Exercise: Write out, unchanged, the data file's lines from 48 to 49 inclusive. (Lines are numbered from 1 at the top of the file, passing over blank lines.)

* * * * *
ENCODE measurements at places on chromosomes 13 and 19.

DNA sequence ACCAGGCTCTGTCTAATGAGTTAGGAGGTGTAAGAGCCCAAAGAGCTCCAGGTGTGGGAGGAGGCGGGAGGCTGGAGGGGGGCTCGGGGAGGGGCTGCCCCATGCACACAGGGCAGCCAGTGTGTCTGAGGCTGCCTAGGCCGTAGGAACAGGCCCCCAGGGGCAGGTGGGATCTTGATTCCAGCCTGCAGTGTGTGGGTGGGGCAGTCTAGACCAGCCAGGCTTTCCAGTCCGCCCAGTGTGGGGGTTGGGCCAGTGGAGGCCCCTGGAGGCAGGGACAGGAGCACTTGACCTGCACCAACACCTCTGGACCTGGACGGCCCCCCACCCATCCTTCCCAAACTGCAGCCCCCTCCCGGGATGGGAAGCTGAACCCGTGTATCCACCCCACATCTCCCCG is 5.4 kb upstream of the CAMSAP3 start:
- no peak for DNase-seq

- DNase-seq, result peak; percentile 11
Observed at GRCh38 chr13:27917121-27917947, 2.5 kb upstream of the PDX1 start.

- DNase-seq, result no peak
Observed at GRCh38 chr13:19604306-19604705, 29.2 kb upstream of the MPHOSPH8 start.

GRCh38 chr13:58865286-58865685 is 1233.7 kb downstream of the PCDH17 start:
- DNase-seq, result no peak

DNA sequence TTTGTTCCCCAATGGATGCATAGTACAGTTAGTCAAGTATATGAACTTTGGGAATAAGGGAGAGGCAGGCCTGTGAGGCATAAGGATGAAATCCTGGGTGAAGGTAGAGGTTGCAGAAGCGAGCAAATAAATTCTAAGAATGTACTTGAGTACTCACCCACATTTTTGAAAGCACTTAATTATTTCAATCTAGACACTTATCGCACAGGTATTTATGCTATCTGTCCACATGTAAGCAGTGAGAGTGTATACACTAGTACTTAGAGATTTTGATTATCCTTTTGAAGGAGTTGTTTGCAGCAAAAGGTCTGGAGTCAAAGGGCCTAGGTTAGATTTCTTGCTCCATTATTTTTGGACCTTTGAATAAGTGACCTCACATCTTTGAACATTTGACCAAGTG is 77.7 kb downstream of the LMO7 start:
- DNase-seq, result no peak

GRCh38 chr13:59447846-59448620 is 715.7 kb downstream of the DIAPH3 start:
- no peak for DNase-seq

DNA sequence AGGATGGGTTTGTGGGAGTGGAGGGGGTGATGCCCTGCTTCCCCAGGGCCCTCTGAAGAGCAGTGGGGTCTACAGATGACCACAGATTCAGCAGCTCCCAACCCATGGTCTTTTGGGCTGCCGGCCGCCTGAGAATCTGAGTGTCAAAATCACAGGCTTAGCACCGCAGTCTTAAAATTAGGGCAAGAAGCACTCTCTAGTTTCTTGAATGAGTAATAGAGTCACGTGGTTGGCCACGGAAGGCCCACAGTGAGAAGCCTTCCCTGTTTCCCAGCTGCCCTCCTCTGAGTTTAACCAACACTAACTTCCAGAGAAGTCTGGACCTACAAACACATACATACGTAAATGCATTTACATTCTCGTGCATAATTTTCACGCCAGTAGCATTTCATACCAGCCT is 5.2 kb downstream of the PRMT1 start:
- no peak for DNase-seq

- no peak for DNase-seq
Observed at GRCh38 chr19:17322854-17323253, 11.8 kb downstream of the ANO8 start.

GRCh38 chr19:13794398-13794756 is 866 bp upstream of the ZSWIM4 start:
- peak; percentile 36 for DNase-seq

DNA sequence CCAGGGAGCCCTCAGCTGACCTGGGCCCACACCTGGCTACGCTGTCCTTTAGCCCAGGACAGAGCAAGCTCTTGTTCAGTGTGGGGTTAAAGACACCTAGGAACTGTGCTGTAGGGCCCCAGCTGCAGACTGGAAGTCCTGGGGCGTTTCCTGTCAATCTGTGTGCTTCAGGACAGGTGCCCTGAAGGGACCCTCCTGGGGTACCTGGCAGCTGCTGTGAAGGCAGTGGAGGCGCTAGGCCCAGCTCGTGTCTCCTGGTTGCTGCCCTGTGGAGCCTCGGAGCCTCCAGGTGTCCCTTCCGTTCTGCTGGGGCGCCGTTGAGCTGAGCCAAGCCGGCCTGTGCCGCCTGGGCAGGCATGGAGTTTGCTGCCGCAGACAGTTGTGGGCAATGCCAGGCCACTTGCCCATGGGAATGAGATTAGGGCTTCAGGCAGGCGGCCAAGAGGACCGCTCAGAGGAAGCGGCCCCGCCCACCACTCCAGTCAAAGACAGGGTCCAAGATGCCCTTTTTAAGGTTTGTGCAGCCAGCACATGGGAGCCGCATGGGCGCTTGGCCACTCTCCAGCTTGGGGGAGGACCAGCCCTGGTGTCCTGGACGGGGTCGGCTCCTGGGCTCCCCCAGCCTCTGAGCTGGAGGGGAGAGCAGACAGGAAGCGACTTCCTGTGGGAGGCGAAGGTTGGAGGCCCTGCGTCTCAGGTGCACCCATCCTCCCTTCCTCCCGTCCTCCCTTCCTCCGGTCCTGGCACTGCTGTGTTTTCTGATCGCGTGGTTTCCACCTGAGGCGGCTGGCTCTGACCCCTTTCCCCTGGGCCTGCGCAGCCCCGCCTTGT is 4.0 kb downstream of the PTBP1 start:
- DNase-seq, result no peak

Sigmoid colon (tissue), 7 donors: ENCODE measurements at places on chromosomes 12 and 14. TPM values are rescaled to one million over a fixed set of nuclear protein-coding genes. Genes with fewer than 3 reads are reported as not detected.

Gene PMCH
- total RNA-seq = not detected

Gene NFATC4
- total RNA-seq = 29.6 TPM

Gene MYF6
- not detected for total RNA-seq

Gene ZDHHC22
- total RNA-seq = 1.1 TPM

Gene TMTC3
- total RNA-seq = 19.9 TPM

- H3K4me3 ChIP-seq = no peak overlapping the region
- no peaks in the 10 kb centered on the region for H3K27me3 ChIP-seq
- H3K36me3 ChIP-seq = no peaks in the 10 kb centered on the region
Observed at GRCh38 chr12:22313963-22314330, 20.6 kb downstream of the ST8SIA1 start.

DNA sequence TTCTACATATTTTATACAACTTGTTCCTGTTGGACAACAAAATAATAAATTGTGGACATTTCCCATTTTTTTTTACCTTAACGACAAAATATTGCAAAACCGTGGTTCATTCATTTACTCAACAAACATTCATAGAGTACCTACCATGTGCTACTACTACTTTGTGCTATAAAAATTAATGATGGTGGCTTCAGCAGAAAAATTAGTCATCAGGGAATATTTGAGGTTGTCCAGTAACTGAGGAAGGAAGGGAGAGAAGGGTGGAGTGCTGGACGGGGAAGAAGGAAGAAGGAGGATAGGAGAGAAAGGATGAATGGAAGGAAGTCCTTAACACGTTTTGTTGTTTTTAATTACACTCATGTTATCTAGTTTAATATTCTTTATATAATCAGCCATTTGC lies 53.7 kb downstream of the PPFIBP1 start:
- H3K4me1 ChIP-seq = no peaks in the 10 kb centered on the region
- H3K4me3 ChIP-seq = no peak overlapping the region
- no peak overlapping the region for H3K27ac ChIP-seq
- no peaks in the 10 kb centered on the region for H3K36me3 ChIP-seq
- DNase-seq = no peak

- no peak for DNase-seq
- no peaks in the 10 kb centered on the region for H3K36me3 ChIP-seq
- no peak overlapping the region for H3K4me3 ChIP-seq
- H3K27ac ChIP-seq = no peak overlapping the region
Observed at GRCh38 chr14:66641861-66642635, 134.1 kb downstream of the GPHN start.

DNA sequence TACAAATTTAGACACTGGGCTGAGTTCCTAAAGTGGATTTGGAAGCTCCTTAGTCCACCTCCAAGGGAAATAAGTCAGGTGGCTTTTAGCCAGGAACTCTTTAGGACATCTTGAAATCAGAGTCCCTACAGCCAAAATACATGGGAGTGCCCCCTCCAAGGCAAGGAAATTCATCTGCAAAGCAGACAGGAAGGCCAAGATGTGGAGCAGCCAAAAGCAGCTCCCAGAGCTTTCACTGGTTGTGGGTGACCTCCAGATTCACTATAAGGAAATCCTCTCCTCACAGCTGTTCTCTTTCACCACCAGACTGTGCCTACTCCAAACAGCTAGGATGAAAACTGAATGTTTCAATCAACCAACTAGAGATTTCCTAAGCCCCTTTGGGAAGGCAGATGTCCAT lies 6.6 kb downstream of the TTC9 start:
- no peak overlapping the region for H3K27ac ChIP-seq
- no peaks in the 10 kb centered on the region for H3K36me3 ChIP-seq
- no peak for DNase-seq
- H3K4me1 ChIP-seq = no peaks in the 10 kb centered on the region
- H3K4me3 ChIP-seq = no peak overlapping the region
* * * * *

DNA sequence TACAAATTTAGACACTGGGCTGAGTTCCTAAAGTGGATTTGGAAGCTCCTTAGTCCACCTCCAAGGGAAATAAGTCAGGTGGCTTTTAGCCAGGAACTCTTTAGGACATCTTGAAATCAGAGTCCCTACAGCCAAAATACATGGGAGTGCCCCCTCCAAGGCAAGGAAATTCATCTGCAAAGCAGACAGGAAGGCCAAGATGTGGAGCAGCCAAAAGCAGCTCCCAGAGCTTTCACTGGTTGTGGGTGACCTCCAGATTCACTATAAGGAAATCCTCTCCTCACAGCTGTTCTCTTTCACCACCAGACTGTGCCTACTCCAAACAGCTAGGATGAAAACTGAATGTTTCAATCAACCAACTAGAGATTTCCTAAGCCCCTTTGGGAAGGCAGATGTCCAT lies 6.6 kb downstream of the TTC9 start:
- no peak overlapping the region for H3K27ac ChIP-seq